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Cancer immunotherapy activates T cells and B cells that target specific tumor antigens1-3

The activated immune system is primed to recognize tumor antigens expressed by each patient's unique and frequently changing population of cancer cells1

Some activated T cells kill tumor cells directly or indirectly1

Some activated T cells activate B cells, which become antibody-producing plasma cells1

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by watching Immunotherapy Is Tumor-Specific (2:10)

Immunotherapy Is Tumor-Specific

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Cancer immunotherapy is designed to support the immune system's ability to adapt its attack over time 1,3-6

Each patient's population of tumor cells mutates over
time, which may result in resistance to traditional
anticancer therapies1

When a tumor cell is killed, additional antigens are released, stimulating activation of new populations of
T cells and B cells that recognize tumor antigens1,2,4,5

This can result in an expanding cascade of immune cells
able to recognize cancer cells bearing a variety of tumor antigens as the tumor mutates over time3-6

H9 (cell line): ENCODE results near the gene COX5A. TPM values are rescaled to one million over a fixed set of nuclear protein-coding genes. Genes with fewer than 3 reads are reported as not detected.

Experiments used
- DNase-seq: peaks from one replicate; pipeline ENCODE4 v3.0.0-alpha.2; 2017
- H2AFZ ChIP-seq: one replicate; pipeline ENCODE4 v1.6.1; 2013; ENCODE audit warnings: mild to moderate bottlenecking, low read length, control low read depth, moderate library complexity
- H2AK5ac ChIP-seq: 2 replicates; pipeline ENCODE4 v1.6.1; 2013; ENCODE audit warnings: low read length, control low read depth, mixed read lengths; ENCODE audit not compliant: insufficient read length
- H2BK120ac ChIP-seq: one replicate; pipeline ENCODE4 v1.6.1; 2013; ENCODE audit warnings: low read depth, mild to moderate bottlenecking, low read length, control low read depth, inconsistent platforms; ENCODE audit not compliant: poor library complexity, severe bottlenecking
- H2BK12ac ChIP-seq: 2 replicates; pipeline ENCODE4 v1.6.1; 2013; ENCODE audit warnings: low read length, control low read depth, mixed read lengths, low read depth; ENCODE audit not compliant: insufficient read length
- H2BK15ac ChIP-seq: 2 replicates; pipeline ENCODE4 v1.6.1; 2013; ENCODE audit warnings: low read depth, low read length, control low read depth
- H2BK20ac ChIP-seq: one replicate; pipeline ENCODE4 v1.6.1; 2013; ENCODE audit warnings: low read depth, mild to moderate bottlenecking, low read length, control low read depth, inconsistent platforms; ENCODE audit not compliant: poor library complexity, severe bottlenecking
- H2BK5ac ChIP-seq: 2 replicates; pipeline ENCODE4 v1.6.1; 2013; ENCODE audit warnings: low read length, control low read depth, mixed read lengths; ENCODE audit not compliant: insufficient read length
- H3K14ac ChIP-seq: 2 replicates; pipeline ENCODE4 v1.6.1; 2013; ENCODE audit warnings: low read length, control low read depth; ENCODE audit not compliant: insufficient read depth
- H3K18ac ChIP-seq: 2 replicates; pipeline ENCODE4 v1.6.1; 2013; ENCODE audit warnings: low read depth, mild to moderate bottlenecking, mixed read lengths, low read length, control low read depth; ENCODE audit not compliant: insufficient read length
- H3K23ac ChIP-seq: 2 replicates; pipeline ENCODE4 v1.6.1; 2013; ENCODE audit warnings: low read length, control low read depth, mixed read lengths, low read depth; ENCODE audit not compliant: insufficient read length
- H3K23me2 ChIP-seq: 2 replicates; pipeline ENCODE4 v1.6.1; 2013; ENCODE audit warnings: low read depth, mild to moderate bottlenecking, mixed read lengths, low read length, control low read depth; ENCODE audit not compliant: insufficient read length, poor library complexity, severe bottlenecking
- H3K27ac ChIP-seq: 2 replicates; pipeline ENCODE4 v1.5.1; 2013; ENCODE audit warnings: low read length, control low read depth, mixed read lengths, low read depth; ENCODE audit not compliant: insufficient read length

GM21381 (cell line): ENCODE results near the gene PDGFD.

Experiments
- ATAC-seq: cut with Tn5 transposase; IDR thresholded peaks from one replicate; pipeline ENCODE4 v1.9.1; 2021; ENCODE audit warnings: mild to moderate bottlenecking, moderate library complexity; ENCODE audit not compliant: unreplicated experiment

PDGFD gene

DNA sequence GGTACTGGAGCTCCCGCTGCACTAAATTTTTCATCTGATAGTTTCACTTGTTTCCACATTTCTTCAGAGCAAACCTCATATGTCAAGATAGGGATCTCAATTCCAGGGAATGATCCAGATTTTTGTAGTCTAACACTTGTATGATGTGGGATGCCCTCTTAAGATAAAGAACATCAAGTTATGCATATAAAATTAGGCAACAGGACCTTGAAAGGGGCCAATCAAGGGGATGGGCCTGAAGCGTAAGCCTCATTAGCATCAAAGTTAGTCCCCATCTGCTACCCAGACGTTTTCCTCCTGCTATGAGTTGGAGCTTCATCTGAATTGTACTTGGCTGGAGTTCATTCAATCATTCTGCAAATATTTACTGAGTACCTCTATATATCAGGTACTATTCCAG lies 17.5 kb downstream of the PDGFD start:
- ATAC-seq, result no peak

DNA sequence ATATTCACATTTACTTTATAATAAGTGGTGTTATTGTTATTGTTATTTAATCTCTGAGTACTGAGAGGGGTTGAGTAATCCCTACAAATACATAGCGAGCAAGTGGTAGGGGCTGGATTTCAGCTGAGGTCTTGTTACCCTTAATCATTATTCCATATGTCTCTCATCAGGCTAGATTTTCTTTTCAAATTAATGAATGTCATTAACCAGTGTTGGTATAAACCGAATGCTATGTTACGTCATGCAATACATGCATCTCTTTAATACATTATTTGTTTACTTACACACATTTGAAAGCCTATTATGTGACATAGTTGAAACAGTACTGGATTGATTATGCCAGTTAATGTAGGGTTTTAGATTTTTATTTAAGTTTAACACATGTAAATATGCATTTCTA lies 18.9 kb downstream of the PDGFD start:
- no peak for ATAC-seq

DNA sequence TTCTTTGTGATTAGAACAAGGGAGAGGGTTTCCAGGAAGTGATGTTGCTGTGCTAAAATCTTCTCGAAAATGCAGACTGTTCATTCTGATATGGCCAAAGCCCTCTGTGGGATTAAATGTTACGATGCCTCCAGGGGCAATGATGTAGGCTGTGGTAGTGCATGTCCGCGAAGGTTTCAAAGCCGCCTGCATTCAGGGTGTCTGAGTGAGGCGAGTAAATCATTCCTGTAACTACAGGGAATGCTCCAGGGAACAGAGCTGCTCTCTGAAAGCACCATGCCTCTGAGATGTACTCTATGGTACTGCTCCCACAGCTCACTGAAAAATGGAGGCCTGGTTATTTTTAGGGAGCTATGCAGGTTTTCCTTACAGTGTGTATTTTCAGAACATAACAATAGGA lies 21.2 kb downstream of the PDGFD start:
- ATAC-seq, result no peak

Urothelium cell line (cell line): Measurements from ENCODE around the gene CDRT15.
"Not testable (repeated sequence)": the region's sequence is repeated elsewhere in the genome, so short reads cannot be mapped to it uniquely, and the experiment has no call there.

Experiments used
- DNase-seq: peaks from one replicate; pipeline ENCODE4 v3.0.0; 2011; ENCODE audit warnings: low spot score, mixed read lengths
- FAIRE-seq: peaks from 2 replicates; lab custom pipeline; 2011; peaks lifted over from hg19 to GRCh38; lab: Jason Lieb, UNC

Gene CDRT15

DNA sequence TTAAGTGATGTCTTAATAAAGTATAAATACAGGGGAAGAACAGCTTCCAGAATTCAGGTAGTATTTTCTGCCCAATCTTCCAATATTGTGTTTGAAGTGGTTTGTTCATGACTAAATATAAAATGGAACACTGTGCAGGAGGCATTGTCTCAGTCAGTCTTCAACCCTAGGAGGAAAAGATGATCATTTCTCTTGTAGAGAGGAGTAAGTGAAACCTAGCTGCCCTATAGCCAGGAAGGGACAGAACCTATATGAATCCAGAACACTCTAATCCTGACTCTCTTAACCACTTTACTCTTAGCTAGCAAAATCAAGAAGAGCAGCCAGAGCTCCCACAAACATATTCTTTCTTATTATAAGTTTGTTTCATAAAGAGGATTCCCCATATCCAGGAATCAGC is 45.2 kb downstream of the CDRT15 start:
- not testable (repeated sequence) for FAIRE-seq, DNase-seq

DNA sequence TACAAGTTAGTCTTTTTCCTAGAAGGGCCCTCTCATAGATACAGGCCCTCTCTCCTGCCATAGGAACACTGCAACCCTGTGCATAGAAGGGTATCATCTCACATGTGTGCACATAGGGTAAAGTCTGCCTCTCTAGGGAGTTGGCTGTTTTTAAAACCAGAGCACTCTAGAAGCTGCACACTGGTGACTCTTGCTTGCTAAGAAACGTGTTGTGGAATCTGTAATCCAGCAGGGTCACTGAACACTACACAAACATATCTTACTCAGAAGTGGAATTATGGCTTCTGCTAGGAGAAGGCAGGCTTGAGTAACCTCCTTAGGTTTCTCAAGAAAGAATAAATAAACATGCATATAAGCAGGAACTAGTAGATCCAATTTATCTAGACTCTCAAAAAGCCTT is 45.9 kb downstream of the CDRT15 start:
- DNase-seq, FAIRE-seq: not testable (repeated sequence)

Learn more by watching Immunotherapy Is Designed to Support Immune System Adaptability (2:43)

Immunotherapy Is Designed to Support Immune System Adaptability

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Immunotherapy for cancer stimulates immunologic memory, which may lead to a prolonged antitumor response1,7-8

Some activated immune cells become
memory cells, which remain primed to stimulate an anticancer immune
response when tumor cells bearing
target antigens are encountered within
the body1,7-8

Learn more by watching Immunotherapy Empowers a Durable Immune Response (2:16)

Immunotherapy Empowers a Durable Immune Response

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